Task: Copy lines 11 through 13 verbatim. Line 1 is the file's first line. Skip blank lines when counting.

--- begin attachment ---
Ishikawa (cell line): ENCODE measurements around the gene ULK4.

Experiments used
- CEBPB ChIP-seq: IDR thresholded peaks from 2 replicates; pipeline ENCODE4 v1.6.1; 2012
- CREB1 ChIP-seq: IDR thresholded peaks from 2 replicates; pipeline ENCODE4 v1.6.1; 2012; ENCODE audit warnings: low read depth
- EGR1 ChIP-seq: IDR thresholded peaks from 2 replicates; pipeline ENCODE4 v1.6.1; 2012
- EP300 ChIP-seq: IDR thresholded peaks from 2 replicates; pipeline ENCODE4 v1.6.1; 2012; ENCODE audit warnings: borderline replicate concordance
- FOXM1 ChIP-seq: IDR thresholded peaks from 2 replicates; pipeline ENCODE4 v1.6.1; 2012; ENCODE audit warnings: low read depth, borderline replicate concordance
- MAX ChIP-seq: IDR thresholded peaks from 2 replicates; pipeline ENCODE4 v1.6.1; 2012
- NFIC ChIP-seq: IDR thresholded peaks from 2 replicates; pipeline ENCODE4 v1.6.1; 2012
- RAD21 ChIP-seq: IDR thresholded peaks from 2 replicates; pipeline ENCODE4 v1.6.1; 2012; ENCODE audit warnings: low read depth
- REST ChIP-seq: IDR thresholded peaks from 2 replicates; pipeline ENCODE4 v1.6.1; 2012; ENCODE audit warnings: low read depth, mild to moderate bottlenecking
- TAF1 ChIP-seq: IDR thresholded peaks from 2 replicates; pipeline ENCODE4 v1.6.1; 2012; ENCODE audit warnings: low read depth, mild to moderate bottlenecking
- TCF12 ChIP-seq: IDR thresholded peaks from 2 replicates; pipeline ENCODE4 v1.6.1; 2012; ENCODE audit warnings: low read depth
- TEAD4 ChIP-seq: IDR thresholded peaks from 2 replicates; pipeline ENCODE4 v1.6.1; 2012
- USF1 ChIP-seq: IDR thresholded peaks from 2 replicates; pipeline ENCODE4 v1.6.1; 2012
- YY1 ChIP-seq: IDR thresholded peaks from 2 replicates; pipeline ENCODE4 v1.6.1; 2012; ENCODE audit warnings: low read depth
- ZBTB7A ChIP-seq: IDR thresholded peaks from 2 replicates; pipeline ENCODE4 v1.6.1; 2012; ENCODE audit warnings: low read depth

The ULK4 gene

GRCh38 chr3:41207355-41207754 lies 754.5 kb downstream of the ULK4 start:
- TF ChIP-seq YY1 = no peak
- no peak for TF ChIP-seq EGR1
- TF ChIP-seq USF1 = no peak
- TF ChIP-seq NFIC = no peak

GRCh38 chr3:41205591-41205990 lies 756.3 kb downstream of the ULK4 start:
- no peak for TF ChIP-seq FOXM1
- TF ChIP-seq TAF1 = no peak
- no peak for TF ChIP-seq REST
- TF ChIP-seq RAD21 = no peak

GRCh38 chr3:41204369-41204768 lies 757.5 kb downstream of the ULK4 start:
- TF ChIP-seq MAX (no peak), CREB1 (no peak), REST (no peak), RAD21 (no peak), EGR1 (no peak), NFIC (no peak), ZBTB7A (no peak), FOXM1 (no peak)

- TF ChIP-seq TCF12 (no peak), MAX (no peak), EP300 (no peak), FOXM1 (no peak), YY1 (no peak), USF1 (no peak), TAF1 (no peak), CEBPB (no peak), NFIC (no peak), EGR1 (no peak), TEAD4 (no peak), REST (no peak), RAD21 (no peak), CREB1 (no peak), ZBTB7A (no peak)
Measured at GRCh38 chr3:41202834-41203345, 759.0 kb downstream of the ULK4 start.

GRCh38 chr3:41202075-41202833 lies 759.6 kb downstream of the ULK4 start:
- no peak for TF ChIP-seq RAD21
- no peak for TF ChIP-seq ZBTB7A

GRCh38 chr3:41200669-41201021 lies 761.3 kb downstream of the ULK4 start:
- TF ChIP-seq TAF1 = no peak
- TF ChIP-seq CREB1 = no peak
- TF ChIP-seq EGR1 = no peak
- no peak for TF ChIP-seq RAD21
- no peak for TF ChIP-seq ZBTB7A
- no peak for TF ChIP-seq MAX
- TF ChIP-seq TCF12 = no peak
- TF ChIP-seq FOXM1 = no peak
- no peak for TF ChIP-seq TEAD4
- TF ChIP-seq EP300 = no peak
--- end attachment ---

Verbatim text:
- REST ChIP-seq: IDR thresholded peaks from 2 replicates; pipeline ENCODE4 v1.6.1; 2012; ENCODE audit warnings: low read depth, mild to moderate bottlenecking
- TAF1 ChIP-seq: IDR thresholded peaks from 2 replicates; pipeline ENCODE4 v1.6.1; 2012; ENCODE audit warnings: low read depth, mild to moderate bottlenecking
- TCF12 ChIP-seq: IDR thresholded peaks from 2 replicates; pipeline ENCODE4 v1.6.1; 2012; ENCODE audit warnings: low read depth